Winners & Losers: Shutdown Edition

Winners & Losers: Shutdown Edition

It turns out the drama of the first government shutdown since 2013 was short-lived. For those not hopelessly addicted to political Twitter – which is to say most Americans – nothing much seem to really happen at all.

Still, there is political fallout from the budget fight, and that means winners and losers. Here’s my quick take…

Winner: Senate Majority Leader Mitch McConnell

McConnell plays the long game. When the GOP Senate leader called Democrats’ bluff and brought the motion to proceed on the CR to the floor Friday, he knew the vote would fail. But, he also knew Democrats not running for president would be in the uncomfortable position of allowing the government to shutdown and children’s healthcare to lapse – all in the name of securing an ambiguous goal of protecting Dreamers. McConnell held firm, wrangled wayward senators from his own party back into the herd, and waited for Democrats to crack. Winner winner, Kentucky Fried Chicken dinner.

Loser: Senate Minority Leader Chuck Schumer

Schumer really took it on the chin this week. Whether he was forced to take such an untenable position by the far-left forces within the Democratic Party or he simply misjudged the playing field, it was a major blunder for the minority leader. Liberal groups are livid. Moderate Democrats are taking meetings with President Trump. Republicans are more emboldened than they’ve been since the 2016 election. You gotta know when to fold ’em.

Winner: Rank-and-file House Republicans

Republicans never win government shutdowns. Why? Because Republicans are terrible about sticking together and staying on message when the going gets tough. This time was different, partly because House Speaker Paul Ryan and House Leadership somehow convinced the rank-and-file Conference membership to go along with a good plan: fund the government with no strings attached and offer up a CHIP funding deal no one could honestly argue with.

House Republicans were confident and consistent, a departure from the past when half wanted to capitulate to Democrats and the other half wanted to tilt at windmills. Heaven only knows what this group could accomplish if this becomes a trend.

Loser: House Freedom Caucus

It went largely unnoticed in the tick-tock of the shutdown countdown, but the far-right faction known as the House Freedom Caucus got rolled by leadership and looked pretty silly in the process. As Ryan and McConnell were negotiating a high-stakes deal with their Democratic counterparts, Freedom Caucus Chairman Mark Meadows couldn’t resist inserting himself into the process to exact some demands. But, similar to Schumer’s demands on immigration, the Freedom Caucus’ agenda of boosting military spending, voting on a conservative immigration bill, and declassifying a controversial intelligence report were already part of the package. All they did was slow down the process, unnecessarily send mixed messages to the White House, and irritate their colleagues in the Republican Conference.

Winner: U.S. Senator Doug Jones

Jones had a big decision to make: keep his very public and frequent campaign promises on bipartisanship and CHIP, or toe the line for the Democratic leadership. Jones chose the former and looked good in the process. Some in the liberal base may be pretty disappointed with Jones. After all, his vote with Republicans and a handful of red-state Democrats helped undermine the shutdown message. I’m sure it also dismays many Democrats to see Jones meeting with President Trump in the wake of the vote. But, to many in the middle and on the right, Jones came out a winner.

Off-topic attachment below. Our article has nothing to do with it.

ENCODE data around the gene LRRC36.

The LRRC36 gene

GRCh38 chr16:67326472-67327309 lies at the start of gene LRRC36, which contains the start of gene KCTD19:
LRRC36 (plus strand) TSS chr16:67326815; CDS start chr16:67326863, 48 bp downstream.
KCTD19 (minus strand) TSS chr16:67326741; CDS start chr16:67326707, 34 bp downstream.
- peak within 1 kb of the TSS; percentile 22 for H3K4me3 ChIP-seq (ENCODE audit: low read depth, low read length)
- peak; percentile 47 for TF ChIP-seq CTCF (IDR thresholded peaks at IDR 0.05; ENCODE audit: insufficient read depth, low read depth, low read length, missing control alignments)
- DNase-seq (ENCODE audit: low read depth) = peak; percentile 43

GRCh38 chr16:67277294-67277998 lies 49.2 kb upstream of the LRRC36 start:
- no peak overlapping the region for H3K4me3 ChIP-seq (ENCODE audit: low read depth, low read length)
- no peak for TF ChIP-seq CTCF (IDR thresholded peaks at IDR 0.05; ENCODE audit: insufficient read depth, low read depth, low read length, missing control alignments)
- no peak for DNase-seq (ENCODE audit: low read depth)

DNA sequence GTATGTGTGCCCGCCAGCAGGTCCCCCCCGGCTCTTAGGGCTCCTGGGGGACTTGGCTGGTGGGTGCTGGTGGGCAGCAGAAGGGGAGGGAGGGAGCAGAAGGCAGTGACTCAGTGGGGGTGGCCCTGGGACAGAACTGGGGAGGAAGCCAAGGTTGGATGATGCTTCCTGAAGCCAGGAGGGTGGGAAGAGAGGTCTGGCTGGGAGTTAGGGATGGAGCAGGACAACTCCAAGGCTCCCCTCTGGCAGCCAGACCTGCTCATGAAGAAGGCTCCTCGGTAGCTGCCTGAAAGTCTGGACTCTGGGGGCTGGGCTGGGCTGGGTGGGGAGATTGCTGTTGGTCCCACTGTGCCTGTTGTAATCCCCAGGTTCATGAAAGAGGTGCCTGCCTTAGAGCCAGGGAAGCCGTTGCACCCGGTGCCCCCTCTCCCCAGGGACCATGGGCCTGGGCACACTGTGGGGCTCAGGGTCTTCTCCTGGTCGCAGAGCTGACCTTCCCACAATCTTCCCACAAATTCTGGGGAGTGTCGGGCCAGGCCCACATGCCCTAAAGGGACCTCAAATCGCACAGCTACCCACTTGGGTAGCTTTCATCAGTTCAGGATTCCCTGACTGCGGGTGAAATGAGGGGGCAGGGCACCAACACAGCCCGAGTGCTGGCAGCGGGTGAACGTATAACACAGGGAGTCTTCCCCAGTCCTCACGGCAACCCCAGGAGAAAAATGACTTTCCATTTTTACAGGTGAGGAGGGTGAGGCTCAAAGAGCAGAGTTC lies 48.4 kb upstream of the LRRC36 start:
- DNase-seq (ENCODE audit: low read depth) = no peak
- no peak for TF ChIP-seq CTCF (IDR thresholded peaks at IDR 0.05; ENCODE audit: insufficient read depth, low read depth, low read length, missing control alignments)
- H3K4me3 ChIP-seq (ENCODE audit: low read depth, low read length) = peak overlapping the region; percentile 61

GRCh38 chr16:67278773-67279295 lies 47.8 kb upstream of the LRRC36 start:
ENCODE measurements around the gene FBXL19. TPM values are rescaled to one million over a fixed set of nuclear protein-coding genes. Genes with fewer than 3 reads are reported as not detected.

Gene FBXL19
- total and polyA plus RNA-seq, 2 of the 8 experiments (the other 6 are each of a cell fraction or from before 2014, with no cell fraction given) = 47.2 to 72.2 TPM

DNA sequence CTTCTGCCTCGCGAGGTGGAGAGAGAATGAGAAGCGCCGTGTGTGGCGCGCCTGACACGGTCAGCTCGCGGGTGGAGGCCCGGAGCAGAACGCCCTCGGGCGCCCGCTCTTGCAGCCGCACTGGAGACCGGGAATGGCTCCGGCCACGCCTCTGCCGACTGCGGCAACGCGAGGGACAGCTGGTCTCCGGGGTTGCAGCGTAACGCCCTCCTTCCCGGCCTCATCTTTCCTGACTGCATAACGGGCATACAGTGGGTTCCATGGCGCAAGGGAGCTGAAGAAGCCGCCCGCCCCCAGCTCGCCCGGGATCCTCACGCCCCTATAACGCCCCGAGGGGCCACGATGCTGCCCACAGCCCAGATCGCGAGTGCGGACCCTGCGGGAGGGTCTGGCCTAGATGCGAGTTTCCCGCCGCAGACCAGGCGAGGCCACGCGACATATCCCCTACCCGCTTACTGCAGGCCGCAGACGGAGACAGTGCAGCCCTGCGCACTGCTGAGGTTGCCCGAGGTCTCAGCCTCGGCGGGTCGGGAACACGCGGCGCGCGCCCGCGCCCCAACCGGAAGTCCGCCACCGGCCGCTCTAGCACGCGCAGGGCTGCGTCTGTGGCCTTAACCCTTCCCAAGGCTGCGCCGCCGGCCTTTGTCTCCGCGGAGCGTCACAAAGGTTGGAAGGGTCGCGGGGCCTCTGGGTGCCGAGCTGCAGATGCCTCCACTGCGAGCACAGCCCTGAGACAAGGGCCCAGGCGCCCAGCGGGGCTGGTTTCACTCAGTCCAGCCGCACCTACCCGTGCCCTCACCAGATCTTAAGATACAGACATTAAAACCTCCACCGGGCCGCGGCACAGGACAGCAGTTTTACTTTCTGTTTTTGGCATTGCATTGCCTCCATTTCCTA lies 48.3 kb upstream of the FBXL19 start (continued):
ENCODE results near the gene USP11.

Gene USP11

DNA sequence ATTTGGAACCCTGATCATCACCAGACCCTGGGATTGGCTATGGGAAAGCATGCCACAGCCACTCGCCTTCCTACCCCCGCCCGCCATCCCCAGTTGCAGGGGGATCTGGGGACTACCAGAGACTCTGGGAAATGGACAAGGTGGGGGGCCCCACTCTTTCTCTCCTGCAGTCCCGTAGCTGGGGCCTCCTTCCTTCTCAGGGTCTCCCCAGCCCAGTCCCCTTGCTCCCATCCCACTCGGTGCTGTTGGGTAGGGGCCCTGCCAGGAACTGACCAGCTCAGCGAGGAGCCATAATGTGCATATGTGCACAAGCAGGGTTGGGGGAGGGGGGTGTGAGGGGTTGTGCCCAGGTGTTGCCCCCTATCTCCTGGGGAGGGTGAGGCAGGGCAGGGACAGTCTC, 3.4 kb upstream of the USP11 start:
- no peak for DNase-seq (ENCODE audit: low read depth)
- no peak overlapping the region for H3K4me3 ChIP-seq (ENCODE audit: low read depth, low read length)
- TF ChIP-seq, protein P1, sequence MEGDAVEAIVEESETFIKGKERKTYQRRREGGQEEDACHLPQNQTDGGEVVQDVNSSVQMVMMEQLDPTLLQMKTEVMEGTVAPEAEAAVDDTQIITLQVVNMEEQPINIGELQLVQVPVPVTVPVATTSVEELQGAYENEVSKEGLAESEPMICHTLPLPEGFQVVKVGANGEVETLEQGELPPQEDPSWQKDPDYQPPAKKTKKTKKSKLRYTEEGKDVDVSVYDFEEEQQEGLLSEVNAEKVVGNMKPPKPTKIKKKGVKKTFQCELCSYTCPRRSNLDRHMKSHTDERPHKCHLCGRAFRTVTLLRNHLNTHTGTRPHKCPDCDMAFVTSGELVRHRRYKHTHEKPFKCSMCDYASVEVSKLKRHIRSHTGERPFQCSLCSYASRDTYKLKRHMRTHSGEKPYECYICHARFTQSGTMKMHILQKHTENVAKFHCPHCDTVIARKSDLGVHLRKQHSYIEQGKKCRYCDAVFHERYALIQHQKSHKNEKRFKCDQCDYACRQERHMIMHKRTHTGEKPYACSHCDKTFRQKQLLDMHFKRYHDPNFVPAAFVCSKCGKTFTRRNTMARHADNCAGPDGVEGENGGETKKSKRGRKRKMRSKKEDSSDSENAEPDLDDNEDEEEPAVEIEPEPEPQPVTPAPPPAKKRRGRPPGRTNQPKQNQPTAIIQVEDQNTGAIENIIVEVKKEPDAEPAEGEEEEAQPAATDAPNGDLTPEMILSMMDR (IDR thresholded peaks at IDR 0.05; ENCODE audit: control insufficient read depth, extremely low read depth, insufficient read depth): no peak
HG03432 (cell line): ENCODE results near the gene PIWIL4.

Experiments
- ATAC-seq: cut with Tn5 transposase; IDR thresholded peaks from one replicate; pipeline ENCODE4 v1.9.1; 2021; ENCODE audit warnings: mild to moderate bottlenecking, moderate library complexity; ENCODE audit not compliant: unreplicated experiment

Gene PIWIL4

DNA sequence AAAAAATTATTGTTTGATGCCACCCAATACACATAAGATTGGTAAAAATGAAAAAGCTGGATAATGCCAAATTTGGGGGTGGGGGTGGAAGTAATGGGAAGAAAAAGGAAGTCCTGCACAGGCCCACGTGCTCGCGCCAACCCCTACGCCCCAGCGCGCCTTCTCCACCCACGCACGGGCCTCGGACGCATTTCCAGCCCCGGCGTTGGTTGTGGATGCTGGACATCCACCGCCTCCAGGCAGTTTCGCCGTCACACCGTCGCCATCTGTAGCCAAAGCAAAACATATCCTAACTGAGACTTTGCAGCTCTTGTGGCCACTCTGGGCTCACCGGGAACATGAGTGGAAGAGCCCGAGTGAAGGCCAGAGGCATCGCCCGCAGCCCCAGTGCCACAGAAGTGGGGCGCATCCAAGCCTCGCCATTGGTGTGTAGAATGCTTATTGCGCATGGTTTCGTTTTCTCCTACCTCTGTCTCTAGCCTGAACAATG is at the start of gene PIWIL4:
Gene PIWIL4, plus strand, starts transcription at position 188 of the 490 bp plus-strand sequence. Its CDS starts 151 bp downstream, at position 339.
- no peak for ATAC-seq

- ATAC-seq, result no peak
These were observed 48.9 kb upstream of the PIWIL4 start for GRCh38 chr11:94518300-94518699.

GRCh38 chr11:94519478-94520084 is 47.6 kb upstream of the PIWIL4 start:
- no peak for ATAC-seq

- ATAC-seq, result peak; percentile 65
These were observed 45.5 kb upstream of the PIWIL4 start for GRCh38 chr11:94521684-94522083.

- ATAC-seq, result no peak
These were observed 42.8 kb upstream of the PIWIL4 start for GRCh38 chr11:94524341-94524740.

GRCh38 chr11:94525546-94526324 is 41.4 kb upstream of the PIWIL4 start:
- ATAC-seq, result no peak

Winner: Congressman Bradley Byrne

Byrne took a hanging slider from House Democrats and knocked it out of the park. Speaking on the House Floor in support of avoiding the shutdown, Byrne brought a large poster featuring a photo and quotes from Sen. Chuck Schumer: “A [government shutdown] is the politics of idiocy, of confrontation, of paralysis.”

Democrats objected, saying the poster violated a House rule against impugning the integrity of other Members of Congress. Whether that was true or not, all the Democrats’ objection did was highlight the hypocrisy of Schumer’s words even more. Byrne played the situation well, earning some media and the most popular tweet of his career, according to his office.

Loser: Congresswoman Terri Sewell

This has nothing to do with Congresswoman Sewell herself, and everything to do with the new status quo within the Alabama delegation. Sewell is used to being the only one to vote out of step with her colleagues in the Alabama delegation.  As the delegation’s lone Democrat Congress for seven years, that came with the territory – and mostly with political benefits for Sewell. But, with the entrance of Democratic Sen. Doug Jones onto the scene, things are now more complicated. Jones siding with the Republicans to keep the government open and fund CHIP left Sewell on an island politically.

It should be noted that Sewell ended up voting FOR the CR to reopen the government when it came back from the Senate, perhaps evidence of this changing dynamic within in the Alabama Delegation.

Winner: CHIP

Somewhat lost in the discussion over the shutdown is the fact that the Children’s Health Insurance Program received the longest extension in its history – six years. That’s good news for families who depend on CHIP-funded programs – like Alabama’s ALL Kids – for their children’s health care.

Loser: the People of the United States of America

It may be fun for political observers to point out the various political wins or losses for this faction or that. But, when institutions break down to the point where we can’t even fund the government, nobody really wins. The biggest losers are the American people, and I promise you most voters won’t be assigning points to anyone in the wake of this debacle.